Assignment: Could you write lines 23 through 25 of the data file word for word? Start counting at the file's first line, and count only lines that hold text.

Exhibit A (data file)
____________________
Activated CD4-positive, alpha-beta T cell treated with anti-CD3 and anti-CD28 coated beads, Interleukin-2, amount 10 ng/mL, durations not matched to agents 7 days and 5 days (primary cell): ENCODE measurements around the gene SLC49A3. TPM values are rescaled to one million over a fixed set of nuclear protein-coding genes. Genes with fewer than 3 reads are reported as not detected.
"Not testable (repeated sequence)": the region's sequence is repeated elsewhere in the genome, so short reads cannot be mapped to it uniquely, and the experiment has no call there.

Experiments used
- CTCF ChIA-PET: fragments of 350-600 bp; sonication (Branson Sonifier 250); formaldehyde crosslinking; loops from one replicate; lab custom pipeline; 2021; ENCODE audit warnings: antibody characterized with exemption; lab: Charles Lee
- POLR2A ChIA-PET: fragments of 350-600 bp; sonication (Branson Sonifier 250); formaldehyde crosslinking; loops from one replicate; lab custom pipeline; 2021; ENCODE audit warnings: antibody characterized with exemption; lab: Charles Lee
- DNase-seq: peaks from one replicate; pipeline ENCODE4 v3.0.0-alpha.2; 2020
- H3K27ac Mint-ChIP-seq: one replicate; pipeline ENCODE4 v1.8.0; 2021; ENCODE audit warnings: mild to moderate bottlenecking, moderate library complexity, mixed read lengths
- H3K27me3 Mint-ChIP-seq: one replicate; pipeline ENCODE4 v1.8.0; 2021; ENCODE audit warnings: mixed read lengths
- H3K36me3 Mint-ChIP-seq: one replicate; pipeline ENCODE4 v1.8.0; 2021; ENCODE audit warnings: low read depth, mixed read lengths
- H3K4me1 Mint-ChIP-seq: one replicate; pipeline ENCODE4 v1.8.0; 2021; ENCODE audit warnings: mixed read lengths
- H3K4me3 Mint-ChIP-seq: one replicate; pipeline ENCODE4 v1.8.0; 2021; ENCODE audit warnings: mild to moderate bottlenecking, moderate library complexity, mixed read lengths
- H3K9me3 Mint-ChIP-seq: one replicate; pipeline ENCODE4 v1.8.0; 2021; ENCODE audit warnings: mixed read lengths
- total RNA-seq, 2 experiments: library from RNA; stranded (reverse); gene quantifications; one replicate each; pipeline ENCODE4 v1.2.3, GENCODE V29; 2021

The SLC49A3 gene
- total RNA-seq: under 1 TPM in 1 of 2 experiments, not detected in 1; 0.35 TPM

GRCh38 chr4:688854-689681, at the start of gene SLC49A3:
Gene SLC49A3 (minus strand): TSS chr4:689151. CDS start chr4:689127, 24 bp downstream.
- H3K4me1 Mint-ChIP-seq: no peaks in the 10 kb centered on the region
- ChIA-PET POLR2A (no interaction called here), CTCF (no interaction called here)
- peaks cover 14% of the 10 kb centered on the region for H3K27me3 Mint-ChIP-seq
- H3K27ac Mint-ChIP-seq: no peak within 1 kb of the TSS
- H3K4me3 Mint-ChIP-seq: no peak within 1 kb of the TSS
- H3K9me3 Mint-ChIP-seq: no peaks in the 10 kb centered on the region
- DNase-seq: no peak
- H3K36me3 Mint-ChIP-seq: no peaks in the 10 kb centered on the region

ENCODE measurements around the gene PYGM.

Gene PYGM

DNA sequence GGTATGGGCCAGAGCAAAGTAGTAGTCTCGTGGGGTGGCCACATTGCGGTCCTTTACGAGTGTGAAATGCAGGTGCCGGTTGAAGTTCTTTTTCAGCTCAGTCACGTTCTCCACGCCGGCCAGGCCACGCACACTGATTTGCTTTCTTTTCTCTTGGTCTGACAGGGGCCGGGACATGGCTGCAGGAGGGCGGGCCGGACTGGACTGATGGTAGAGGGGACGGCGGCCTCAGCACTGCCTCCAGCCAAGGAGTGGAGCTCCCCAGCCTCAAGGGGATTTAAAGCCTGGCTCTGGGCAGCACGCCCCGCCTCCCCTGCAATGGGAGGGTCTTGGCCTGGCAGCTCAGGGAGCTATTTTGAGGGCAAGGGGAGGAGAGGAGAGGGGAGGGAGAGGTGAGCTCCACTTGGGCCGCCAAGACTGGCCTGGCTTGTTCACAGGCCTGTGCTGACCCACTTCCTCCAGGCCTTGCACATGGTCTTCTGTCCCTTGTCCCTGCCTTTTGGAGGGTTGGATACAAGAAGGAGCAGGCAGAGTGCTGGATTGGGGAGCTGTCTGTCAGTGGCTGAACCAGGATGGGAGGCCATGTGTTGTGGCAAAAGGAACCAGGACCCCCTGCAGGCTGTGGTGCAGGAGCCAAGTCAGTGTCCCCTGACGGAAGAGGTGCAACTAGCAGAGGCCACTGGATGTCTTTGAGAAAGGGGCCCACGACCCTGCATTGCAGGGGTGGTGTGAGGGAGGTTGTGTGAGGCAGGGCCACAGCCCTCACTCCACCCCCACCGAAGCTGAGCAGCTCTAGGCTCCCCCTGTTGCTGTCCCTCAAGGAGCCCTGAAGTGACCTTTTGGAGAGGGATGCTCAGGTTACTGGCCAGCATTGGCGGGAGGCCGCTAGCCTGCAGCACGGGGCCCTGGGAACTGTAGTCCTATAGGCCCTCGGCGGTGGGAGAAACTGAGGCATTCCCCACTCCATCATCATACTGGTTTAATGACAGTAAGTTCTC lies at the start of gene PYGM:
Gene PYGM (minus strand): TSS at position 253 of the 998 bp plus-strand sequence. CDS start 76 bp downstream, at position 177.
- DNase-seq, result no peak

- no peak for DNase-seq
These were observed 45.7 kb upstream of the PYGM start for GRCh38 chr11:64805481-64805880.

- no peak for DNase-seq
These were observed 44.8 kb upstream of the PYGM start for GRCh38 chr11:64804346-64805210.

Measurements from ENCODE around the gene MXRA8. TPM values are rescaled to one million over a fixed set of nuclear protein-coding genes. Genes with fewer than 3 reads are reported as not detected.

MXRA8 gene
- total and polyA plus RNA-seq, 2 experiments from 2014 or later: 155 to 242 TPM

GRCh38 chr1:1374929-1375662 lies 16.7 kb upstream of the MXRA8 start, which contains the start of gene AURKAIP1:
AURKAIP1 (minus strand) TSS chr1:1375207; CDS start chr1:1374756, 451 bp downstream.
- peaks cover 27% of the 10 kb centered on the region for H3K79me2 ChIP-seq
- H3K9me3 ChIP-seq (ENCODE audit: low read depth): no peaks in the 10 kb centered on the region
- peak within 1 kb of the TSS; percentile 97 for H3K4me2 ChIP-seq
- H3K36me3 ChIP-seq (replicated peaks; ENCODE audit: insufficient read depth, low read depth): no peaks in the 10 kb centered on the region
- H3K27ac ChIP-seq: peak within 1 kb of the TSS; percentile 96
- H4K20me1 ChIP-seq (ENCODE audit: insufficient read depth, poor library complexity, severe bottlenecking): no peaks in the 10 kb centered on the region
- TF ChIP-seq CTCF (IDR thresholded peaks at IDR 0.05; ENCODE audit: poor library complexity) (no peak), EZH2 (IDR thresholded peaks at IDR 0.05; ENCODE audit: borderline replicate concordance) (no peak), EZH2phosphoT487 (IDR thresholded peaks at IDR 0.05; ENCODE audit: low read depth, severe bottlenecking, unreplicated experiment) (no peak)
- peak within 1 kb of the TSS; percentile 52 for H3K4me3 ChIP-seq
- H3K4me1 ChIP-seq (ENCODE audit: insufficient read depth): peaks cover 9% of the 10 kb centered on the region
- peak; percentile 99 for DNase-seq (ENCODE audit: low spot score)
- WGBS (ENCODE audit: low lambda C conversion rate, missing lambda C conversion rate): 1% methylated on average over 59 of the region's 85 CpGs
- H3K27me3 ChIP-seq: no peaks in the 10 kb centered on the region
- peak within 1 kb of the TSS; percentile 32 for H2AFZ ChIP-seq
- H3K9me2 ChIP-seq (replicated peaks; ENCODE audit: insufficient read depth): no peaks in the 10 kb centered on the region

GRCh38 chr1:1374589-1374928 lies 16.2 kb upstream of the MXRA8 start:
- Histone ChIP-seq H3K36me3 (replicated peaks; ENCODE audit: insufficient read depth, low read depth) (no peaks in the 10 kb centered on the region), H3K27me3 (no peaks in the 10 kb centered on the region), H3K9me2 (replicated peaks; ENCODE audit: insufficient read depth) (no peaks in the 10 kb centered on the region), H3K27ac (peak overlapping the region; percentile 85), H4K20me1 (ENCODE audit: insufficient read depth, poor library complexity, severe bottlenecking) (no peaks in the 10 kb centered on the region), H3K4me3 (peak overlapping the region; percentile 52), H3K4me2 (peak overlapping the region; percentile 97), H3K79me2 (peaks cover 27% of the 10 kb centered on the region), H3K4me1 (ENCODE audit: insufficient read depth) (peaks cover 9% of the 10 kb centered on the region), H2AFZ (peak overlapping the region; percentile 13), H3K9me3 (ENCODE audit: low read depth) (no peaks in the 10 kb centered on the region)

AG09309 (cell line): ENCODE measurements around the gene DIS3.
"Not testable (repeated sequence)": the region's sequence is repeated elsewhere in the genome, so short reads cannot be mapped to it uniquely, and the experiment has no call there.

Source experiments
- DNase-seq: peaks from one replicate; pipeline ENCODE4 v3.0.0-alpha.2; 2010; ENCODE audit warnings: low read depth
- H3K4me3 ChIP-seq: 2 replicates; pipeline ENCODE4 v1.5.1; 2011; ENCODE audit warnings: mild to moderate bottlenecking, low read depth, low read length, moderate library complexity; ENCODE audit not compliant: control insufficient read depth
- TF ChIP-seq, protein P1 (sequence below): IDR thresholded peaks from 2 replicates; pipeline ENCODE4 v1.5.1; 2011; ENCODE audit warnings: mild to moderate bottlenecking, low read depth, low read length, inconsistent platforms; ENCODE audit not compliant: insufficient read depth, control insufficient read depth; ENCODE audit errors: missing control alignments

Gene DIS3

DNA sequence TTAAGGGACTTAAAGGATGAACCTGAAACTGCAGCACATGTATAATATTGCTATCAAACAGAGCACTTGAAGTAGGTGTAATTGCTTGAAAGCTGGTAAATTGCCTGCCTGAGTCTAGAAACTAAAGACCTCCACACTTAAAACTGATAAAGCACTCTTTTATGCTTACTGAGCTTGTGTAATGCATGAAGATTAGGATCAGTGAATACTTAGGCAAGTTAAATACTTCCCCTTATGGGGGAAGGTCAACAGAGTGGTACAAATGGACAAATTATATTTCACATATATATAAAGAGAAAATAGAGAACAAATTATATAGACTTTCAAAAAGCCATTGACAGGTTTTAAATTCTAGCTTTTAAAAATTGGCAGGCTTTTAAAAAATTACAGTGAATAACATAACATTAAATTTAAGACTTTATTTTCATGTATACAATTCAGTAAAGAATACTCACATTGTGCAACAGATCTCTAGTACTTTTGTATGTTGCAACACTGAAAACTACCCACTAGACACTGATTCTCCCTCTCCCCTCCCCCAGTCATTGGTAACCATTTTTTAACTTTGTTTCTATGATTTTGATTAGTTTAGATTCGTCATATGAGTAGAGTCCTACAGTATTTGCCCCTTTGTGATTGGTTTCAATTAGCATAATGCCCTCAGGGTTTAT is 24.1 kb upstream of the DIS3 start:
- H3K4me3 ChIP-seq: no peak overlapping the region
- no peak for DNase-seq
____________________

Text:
- H3K9me3 Mint-ChIP-seq: no peaks in the 10 kb centered on the region
- DNase-seq: no peak
- H3K36me3 Mint-ChIP-seq: no peaks in the 10 kb centered on the region